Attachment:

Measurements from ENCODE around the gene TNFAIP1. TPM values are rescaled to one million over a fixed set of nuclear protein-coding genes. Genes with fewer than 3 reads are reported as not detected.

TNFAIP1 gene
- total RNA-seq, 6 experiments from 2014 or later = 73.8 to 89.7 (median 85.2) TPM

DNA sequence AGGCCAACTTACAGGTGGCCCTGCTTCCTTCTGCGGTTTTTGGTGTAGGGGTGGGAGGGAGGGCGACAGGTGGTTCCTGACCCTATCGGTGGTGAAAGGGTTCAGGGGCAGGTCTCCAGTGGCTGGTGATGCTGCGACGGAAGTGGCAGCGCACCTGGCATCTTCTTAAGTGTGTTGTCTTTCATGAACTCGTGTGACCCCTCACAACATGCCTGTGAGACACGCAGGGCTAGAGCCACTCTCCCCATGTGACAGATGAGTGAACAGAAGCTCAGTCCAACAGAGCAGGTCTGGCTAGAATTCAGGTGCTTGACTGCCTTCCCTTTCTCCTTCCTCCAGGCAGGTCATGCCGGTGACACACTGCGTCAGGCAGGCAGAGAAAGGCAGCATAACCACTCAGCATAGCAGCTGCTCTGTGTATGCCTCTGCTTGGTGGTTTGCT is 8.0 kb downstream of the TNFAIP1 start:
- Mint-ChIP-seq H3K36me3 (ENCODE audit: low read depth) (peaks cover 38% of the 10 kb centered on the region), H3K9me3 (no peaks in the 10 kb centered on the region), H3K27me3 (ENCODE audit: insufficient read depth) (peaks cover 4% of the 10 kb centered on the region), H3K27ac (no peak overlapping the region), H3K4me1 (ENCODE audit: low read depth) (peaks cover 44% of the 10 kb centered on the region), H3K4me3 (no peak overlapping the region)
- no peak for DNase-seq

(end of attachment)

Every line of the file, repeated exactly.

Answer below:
Measurements from ENCODE around the gene TNFAIP1. TPM values are rescaled to one million over a fixed set of nuclear protein-coding genes. Genes with fewer than 3 reads are reported as not detected.

TNFAIP1 gene
- total RNA-seq, 6 experiments from 2014 or later = 73.8 to 89.7 (median 85.2) TPM

DNA sequence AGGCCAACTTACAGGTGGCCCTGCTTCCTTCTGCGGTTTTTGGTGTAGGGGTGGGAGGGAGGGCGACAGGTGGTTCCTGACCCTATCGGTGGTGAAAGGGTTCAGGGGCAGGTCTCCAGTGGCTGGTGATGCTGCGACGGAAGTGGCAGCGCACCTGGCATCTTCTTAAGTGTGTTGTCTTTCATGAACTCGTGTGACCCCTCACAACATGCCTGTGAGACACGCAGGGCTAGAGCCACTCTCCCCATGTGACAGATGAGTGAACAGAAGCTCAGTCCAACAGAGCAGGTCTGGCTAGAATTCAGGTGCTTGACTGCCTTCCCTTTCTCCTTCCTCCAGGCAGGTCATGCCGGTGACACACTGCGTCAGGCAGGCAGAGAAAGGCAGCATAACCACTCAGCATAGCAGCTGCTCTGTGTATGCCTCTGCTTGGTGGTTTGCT is 8.0 kb downstream of the TNFAIP1 start:
- Mint-ChIP-seq H3K36me3 (ENCODE audit: low read depth) (peaks cover 38% of the 10 kb centered on the region), H3K9me3 (no peaks in the 10 kb centered on the region), H3K27me3 (ENCODE audit: insufficient read depth) (peaks cover 4% of the 10 kb centered on the region), H3K27ac (no peak overlapping the region), H3K4me1 (ENCODE audit: low read depth) (peaks cover 44% of the 10 kb centered on the region), H3K4me3 (no peak overlapping the region)
- no peak for DNase-seq